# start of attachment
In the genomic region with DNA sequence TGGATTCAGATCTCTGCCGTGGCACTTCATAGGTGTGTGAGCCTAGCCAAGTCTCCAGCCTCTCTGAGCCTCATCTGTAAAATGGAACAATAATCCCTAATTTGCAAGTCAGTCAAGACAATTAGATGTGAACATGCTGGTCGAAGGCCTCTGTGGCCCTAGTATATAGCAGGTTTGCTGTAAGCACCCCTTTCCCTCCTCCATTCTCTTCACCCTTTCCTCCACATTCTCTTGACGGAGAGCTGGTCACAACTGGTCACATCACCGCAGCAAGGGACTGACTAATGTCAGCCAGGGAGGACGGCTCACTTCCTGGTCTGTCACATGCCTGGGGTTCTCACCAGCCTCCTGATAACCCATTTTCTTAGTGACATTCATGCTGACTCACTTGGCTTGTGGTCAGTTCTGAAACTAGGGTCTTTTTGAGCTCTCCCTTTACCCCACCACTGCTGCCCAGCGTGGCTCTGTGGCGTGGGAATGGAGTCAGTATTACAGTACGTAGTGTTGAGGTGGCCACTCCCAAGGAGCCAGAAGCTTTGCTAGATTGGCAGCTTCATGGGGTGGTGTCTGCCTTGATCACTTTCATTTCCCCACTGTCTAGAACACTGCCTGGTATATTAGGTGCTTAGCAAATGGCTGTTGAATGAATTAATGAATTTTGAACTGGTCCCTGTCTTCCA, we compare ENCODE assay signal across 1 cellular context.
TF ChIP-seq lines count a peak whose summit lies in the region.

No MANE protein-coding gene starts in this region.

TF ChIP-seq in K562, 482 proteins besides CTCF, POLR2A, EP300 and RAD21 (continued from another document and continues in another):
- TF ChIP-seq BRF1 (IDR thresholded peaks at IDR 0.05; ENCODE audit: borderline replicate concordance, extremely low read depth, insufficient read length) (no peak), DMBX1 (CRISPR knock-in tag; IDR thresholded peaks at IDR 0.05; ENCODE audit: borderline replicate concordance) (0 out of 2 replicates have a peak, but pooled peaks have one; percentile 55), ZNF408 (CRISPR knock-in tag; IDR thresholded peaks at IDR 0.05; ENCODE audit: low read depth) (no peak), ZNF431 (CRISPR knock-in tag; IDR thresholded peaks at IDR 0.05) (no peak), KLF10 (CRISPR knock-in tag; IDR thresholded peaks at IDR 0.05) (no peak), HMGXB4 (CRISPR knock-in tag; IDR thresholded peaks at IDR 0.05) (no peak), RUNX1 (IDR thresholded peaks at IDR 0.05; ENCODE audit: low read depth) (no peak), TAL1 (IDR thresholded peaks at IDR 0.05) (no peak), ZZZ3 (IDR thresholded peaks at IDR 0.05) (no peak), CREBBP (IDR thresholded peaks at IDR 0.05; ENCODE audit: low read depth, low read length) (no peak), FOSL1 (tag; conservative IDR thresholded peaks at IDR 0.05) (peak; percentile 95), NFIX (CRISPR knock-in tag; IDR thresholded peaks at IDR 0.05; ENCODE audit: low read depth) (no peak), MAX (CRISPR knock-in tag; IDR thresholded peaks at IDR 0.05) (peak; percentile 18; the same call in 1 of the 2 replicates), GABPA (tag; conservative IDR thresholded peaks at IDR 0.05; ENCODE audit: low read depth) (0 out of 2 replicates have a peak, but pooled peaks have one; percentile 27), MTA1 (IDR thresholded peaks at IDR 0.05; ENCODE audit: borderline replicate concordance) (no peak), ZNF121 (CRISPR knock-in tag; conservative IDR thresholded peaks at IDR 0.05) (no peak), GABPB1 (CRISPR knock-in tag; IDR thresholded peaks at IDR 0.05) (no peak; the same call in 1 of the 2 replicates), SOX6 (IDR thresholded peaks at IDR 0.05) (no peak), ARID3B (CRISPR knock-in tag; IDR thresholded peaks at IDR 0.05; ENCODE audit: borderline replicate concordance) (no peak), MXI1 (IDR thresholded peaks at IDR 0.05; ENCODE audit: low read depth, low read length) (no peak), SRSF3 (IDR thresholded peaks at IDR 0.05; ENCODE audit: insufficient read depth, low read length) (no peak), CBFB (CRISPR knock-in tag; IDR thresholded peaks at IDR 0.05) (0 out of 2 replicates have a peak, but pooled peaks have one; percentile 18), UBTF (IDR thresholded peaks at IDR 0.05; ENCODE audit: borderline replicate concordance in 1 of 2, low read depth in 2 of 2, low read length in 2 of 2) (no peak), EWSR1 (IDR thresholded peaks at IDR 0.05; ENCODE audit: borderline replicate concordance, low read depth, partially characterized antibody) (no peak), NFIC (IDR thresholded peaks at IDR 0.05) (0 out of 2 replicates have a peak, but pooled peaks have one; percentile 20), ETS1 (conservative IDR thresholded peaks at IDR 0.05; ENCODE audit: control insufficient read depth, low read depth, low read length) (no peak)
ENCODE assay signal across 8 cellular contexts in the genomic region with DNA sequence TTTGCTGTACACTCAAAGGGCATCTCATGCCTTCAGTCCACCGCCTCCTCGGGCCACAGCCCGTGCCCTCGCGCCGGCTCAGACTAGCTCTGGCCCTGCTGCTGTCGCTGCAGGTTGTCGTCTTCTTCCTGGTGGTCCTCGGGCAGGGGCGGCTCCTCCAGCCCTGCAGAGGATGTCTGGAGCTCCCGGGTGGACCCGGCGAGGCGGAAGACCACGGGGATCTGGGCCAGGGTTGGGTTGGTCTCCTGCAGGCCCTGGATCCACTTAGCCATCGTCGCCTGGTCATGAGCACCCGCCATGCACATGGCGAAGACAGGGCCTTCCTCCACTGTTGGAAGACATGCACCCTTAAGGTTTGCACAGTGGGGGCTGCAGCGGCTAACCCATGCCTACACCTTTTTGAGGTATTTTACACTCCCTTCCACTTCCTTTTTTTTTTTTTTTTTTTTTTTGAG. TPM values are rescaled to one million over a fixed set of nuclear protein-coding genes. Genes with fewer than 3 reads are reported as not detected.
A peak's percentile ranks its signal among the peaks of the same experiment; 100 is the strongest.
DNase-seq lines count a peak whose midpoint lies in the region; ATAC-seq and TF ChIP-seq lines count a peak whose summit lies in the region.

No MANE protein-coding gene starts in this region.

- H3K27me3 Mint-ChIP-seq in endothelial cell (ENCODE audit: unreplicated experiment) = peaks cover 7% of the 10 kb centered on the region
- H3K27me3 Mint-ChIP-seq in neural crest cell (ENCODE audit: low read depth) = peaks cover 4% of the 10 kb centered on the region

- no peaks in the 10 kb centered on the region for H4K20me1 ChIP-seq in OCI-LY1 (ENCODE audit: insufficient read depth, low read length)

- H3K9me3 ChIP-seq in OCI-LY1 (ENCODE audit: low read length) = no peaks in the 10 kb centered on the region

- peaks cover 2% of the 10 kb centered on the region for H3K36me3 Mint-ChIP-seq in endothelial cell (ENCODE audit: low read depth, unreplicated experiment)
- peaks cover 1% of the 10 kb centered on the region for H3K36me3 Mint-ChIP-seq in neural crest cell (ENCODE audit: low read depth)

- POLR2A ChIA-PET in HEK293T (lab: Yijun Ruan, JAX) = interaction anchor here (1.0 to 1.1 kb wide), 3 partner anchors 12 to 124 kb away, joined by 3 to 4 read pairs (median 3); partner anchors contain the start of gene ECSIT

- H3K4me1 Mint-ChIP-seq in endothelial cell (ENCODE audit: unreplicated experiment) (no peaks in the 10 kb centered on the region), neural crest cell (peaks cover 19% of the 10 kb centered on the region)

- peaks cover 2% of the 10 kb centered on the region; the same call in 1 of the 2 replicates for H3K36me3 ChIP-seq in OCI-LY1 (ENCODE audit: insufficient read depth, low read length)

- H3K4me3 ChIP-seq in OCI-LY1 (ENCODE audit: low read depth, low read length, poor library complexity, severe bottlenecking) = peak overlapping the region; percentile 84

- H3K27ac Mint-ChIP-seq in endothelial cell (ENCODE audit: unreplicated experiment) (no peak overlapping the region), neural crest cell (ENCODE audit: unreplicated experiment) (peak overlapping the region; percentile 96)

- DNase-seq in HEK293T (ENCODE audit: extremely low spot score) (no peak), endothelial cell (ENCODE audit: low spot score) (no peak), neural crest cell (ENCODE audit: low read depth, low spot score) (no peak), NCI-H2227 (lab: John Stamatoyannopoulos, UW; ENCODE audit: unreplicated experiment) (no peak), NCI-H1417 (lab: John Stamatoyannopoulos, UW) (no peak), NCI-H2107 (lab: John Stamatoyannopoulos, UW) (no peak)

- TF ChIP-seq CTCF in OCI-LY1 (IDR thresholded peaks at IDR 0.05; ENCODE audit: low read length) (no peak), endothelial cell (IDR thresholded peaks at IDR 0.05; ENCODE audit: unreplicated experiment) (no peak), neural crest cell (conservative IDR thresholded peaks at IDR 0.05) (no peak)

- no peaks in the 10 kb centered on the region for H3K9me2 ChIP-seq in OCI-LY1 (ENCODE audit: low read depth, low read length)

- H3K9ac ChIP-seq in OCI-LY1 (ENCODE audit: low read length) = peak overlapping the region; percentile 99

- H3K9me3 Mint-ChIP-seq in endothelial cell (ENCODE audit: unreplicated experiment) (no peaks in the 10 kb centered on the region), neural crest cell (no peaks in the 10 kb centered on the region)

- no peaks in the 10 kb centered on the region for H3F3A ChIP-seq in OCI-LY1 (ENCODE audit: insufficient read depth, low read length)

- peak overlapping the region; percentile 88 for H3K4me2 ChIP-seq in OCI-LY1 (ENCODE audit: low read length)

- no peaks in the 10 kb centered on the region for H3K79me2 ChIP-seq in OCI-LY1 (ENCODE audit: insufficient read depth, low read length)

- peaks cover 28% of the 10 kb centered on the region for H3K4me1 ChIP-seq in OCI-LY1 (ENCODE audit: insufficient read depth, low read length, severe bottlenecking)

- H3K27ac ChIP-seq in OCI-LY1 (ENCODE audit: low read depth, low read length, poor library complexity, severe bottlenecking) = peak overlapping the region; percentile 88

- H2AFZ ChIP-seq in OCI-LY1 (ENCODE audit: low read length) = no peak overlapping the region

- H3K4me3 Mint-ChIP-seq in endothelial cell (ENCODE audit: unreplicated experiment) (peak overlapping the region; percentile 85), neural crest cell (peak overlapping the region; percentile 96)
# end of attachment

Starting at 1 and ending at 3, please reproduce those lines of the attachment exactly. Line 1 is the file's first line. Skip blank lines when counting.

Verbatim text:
In the genomic region with DNA sequence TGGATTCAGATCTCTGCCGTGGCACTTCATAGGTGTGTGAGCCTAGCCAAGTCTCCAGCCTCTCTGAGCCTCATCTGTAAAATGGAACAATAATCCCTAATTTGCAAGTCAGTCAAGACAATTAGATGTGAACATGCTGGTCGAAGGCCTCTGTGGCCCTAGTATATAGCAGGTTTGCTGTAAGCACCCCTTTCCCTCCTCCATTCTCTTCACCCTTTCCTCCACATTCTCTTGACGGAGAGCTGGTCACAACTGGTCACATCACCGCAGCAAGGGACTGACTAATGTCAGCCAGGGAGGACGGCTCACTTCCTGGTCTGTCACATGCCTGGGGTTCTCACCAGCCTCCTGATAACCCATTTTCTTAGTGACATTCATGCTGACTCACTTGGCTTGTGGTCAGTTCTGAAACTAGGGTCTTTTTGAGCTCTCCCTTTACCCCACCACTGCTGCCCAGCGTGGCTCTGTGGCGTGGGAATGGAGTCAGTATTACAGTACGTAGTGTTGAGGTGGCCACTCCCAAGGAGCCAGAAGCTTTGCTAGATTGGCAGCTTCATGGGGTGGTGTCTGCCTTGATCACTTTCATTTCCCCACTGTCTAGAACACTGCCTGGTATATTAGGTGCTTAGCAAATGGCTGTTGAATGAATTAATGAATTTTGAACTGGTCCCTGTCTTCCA, we compare ENCODE assay signal across 1 cellular context.
TF ChIP-seq lines count a peak whose summit lies in the region.

No MANE protein-coding gene starts in this region.